Wednesday, January 5, 2011

Split Infinitives

The split infinitive is another trick of rhetoric in which the ear must be quicker than the handbook. Some infinitives seem to improve on being split, just as a stick of round stovewood does. 'I cannot bring myself to really like the fellow.' The sentence is relaxed, the meaning is clear, the violation is harmless and scarcely perceptible. Put the other way, the sentence becomes stiff, needlessly formal. A matter of ear.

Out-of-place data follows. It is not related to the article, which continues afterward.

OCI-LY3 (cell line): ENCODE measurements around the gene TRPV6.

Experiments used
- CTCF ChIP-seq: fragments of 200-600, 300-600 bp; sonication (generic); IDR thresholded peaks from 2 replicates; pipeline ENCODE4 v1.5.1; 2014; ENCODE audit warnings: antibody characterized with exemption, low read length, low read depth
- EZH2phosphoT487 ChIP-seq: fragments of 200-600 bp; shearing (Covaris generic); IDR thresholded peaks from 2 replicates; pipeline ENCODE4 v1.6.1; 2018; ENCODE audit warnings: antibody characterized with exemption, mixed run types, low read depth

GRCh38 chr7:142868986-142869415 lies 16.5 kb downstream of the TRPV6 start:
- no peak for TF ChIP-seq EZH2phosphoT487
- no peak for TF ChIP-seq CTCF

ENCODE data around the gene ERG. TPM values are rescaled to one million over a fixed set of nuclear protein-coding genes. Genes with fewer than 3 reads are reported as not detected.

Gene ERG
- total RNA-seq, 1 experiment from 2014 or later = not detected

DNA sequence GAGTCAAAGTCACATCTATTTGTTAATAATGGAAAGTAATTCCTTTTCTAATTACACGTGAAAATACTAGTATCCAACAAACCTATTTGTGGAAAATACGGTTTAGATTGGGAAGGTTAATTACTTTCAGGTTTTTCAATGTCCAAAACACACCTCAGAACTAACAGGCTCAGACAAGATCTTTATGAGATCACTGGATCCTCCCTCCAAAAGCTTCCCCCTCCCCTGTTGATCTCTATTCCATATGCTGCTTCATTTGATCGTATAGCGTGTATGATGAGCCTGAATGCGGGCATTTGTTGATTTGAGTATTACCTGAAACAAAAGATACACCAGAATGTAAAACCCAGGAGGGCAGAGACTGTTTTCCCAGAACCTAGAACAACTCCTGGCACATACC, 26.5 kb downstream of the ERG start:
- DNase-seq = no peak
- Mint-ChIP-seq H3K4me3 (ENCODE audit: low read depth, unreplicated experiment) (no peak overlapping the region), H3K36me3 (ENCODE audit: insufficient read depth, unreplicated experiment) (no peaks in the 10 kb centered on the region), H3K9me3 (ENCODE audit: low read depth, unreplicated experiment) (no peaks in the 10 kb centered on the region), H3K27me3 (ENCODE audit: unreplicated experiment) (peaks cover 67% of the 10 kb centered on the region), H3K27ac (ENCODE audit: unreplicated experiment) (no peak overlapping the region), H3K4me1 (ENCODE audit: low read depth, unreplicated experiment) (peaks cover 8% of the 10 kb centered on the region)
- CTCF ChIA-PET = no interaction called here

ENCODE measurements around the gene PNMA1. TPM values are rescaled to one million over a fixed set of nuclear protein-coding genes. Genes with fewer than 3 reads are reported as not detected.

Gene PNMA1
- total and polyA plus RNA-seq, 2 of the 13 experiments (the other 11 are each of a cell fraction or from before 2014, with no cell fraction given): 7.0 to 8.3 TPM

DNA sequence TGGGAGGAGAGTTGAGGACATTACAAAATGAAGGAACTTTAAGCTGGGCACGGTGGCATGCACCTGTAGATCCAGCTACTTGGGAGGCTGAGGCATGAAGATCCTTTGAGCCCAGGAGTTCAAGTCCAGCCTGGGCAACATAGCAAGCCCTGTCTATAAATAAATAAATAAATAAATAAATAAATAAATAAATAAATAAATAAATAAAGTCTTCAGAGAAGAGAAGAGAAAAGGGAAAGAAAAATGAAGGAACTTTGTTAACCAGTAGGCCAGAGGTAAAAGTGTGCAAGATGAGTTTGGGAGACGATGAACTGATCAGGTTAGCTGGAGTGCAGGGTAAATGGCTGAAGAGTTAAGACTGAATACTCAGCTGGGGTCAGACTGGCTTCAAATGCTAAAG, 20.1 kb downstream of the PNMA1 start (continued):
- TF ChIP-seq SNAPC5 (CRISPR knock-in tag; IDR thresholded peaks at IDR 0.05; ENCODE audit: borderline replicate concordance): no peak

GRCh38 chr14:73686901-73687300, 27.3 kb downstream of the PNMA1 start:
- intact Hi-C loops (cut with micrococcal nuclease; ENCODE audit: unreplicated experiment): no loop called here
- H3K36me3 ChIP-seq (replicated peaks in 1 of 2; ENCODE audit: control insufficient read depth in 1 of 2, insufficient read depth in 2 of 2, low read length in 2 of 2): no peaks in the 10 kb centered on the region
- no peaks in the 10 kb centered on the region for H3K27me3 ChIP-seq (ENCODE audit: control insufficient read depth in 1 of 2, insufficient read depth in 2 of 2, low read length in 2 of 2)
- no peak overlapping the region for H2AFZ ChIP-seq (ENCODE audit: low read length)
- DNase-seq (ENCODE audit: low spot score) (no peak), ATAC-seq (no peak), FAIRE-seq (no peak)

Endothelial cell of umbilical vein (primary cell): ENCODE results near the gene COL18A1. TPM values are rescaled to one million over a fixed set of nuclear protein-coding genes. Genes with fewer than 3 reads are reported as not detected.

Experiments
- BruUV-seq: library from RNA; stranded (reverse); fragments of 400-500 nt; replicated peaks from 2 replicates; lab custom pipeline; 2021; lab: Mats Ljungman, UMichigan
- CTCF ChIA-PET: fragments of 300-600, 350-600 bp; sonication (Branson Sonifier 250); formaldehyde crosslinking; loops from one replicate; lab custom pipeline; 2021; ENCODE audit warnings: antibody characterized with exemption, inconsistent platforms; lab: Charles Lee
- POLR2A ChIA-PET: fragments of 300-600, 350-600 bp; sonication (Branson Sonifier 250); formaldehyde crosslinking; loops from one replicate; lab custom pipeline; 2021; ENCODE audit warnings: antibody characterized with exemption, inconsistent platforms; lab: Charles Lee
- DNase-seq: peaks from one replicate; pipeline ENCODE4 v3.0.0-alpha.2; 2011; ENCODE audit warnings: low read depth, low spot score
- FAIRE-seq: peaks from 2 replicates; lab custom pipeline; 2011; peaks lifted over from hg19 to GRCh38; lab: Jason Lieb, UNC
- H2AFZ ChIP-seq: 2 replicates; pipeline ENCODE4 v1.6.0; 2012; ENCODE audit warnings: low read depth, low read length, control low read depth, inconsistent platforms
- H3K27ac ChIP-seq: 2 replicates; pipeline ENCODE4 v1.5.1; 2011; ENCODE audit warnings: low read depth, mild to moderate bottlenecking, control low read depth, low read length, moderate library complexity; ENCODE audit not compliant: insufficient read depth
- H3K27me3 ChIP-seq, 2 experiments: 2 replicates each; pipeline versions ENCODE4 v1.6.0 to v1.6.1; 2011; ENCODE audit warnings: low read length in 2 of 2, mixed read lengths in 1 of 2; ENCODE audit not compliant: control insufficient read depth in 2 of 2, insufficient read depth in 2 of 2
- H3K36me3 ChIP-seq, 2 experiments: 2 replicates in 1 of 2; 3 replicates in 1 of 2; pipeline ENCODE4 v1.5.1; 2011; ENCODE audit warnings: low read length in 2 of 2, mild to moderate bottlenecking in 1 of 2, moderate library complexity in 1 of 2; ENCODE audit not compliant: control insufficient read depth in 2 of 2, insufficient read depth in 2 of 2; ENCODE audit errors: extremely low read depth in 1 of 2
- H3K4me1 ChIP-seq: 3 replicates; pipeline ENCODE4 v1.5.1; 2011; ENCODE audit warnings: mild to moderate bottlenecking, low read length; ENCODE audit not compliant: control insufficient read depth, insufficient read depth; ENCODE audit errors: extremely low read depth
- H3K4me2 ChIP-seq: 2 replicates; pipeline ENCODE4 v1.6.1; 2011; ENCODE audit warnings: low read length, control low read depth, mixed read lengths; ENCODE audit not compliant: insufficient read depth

--Strunk and White's The Elements of Style

Exactly. Otherwise, you'd find yourself saying I cannot bring myself, really, to like the fellow.

People haven't spoken like this since the 19th Century.

Heck, the modern era's best-known split infinitive is the line from the opening credits of Star Trek: To boldly go where no man has gone before. Which, of course, is perfect exactly how it is. To go boldly where no man has gone before has no cadence, no rhythm. It sounds awful.

The English language is changing. Almost before our eyes, it is becoming less stuffy, less rigid and more casual. And that silly rule prohibiting split infinitives--which isn't even a rule--is heading for history's dustbin.

Use your ear. It's more reliable.